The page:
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Curt WohleberWriterUniversity of Missouri ExtensionPhone: 573-882-5409Email: WohleberC@missouri.edu
Photos available for this release:
Photographer Glenn Chambers sits within a photographer's blind-a camouflaged tent he uses to covertly observe and photograph wildlife.
Credit: Photo by Curt Wohleber
Photographer Glenn Chambers demonstrates his photographer's blind to MU students at an outdoor photography workshop organized by students in MU's School of Natural Resources.
Getting close-up photos of elusive animals such as bobcats can take weeks or months of work. Glenn Chambers shot this photo of a bobcat for Audubon magazine in the 1970s.
Credit: Photo courtesy Glenn Chambers
Published: Friday, May 9, 2008
Glenn Chambers, 573-882-1627David Stonner, 573-522-4115
NEW FRANKLIN, Mo. - Have you ever snapped a picture of a striking outdoor vista only to find that the image recorded by your camera is less than impressive? Taking good outdoor photographs doesn't necessarily require lots of expensive equipment or advanced technical skills, according to two of Missouri's premier wildlife photographers. However, it does take persistence and a practiced eye for details.
Glenn Chambers, coordinator of the MU School of Natural Resources' Wetlands Center for Excellence, has captured close-up pictures of animals seldom glimpsed, let alone photographed. In a photography career spanning more than 40 years, Chambers has shot photos of elusive critters such as bobcats, coyotes and Alaskan grizzly bears. His work has appeared in magazines such as Audubon, National Geographic and Missouri Conservationist.
Chambers and David Stonner, a photographer for the Missouri Department of Conservation, shared tips with University of Missouri students at an outdoor photo workshop April 26 at MU's Horticulture and Agroforestry Research Center in New Franklin. The workshop was organized by the School of Natural Resources Student Council.
Stonner explained some basic steps even a weekend photographer can use to take better pictures.
A common temptation for amateurs confronted with a breathtaking panorama is to try to get as much of it in the frame as possible. "A wide angle is not necessarily the best," Stonner said. "Cut out clutter and extraneous detail. Zoom in on what drew you into the picture." Objects or people in the foreground can sometimes help by giving a sense of scale.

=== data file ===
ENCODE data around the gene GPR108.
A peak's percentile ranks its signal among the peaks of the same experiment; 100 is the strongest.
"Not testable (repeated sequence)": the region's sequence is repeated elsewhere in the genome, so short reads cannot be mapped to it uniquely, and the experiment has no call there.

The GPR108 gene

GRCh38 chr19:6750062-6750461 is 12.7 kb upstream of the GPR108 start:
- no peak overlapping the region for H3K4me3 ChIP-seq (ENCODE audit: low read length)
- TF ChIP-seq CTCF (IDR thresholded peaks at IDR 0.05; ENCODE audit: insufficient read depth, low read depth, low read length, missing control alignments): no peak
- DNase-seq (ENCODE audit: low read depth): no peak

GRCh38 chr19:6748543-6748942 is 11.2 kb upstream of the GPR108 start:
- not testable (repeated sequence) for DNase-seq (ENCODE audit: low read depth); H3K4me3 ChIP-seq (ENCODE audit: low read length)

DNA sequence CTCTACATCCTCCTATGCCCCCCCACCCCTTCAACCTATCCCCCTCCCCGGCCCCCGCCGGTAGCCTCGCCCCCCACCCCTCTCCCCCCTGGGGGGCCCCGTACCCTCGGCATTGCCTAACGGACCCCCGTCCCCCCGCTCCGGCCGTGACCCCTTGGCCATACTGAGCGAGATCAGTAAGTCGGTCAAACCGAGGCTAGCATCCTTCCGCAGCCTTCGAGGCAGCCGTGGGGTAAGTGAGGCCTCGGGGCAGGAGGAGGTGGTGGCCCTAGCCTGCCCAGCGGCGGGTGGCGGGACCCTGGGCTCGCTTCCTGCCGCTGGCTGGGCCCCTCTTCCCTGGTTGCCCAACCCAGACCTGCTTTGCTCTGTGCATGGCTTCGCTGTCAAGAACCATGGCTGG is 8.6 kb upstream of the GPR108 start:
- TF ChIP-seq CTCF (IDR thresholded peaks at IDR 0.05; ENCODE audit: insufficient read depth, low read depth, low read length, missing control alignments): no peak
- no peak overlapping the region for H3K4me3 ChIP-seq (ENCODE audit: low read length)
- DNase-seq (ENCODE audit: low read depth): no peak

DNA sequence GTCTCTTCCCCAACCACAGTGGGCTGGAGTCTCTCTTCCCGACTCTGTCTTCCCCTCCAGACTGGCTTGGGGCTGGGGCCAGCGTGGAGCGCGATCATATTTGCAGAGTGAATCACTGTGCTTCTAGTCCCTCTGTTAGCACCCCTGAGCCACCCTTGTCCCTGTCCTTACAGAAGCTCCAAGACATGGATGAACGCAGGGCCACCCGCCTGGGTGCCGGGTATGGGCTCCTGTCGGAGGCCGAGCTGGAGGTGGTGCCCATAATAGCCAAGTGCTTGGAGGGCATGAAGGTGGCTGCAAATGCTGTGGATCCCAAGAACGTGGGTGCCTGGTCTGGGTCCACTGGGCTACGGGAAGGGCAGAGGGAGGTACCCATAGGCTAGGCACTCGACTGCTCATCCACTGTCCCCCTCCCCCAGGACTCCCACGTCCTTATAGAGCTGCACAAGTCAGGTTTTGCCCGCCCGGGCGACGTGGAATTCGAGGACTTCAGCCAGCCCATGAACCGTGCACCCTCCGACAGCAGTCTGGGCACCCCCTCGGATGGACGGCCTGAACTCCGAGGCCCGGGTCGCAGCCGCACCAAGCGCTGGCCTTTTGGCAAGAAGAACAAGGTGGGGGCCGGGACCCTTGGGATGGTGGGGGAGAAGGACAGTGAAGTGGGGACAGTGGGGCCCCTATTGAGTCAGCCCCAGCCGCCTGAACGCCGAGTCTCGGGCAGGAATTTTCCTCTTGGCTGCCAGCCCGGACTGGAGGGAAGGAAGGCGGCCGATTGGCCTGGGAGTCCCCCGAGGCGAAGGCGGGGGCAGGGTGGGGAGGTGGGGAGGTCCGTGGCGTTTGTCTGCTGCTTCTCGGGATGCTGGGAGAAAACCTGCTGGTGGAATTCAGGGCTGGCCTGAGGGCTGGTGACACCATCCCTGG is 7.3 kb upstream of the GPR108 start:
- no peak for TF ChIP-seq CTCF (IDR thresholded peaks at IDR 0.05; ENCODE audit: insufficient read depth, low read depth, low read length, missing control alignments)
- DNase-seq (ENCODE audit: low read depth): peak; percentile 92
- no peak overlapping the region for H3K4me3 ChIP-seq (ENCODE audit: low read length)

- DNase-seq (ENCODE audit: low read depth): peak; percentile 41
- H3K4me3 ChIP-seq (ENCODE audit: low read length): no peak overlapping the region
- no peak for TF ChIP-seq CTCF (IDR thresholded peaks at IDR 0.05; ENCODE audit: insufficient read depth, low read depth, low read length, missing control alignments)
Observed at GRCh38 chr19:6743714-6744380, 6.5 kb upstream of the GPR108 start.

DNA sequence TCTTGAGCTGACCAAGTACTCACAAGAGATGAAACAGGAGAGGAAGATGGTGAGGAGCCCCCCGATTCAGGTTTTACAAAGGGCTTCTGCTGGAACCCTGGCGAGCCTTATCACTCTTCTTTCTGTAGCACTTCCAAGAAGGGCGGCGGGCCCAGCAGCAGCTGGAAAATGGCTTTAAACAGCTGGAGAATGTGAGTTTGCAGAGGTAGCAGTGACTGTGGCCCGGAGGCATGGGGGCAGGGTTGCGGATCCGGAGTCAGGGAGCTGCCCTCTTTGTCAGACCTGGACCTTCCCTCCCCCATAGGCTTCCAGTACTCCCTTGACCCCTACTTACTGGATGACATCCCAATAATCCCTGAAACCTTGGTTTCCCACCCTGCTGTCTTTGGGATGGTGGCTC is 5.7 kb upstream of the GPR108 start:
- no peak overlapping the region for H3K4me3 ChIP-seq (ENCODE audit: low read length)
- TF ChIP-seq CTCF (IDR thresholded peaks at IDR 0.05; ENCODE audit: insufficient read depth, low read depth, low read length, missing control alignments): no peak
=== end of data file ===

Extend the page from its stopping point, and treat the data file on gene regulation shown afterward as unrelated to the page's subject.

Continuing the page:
Photographers need to pay attention to light even on sunny days, he said. The angle and direction of light determines which elements of the image are highlighted and which are obscured by shadows.
Shooting with the sun at your back provides full, even lighting on your subject-but the results can be bland. Shooting your subject with side- or back-lighting can literally put your picture in a whole different light. A polarizing filter can cut glare and bring out vivid colors.
Stonner said that using flash isn't just for nighttime or indoor photography. Judicious use of flash can add depth and detail to a subject that might otherwise look flat and washed-out from direct sunlight.
Both Stonner and Chambers emphasized the importance of persistence. Taking one or two shots of an eye-catching scene probably isn't enough to do the view justice, Stonner said. With digital cameras, he added, photographers can explore many different approaches to shooting a subject without worrying about the cost of film and processing.
In assignments for Audubon and other magazines, Chambers sometimes spent literally years on a single project, undertaking research, exploring sites and closely observing wildlife.
Unlike humans, animals generally do not stand still to have their pictures taken, so Chambers usually has to install himself in a blind-a tent typically camouflaged with branches, leaves and other vegetation. For a 1965 nighttime close-up photo of a ruffed grouse, Chambers initially set up his blind 75 feet from a log where he had seen the bird perch. Over a three-month period, Chambers gradually moved the blind closer and closer to the log.
On another assignment, Chambers spent 101 days documenting a nest of turkey vultures in a hollow tree trunk. He built a blind around the trunk and cut openings in it for his camera and flash lamps. Turkey vultures ward off predators by regurgitating a foul-smelling mass of semi-digested food. The mother bird in Chambers' blind did this for 10 days before getting used to his presence.
"Once I got over the smell it was a fun assignment," Chambers said.
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